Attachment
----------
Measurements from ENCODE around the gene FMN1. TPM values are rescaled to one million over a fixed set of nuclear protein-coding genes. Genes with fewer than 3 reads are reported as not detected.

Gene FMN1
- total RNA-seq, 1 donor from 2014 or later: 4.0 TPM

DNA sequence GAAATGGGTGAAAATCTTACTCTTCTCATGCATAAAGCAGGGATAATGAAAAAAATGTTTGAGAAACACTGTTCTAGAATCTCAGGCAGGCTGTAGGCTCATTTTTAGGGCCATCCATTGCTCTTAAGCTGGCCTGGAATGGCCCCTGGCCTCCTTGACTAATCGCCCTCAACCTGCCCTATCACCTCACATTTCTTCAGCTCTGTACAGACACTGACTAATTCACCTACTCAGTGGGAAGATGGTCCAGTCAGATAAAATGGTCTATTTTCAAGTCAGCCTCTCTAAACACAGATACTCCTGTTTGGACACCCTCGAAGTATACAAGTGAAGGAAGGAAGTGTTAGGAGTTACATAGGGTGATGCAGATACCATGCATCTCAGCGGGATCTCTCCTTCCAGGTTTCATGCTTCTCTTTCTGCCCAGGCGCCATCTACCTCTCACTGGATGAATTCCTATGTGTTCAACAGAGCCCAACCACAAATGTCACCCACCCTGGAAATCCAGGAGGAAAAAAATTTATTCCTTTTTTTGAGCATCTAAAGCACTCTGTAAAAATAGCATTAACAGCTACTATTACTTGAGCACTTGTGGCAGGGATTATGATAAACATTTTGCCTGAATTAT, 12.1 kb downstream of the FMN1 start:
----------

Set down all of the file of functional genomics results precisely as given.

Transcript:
Measurements from ENCODE around the gene FMN1. TPM values are rescaled to one million over a fixed set of nuclear protein-coding genes. Genes with fewer than 3 reads are reported as not detected.

Gene FMN1
- total RNA-seq, 1 donor from 2014 or later: 4.0 TPM

DNA sequence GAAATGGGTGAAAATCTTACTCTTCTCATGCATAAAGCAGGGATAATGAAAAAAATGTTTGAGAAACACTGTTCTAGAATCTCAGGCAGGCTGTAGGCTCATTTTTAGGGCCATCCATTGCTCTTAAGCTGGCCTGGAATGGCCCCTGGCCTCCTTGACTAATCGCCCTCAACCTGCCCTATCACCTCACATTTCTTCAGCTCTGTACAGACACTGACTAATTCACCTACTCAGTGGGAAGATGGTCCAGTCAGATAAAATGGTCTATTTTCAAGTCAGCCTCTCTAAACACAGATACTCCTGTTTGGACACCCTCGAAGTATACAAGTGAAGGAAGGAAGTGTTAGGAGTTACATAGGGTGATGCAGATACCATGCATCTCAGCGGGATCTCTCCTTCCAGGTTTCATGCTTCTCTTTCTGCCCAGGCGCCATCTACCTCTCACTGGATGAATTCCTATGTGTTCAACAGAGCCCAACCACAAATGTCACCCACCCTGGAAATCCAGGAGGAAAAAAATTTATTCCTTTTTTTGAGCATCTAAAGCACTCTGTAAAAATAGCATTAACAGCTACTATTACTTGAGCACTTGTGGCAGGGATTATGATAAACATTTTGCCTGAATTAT, 12.1 kb downstream of the FMN1 start: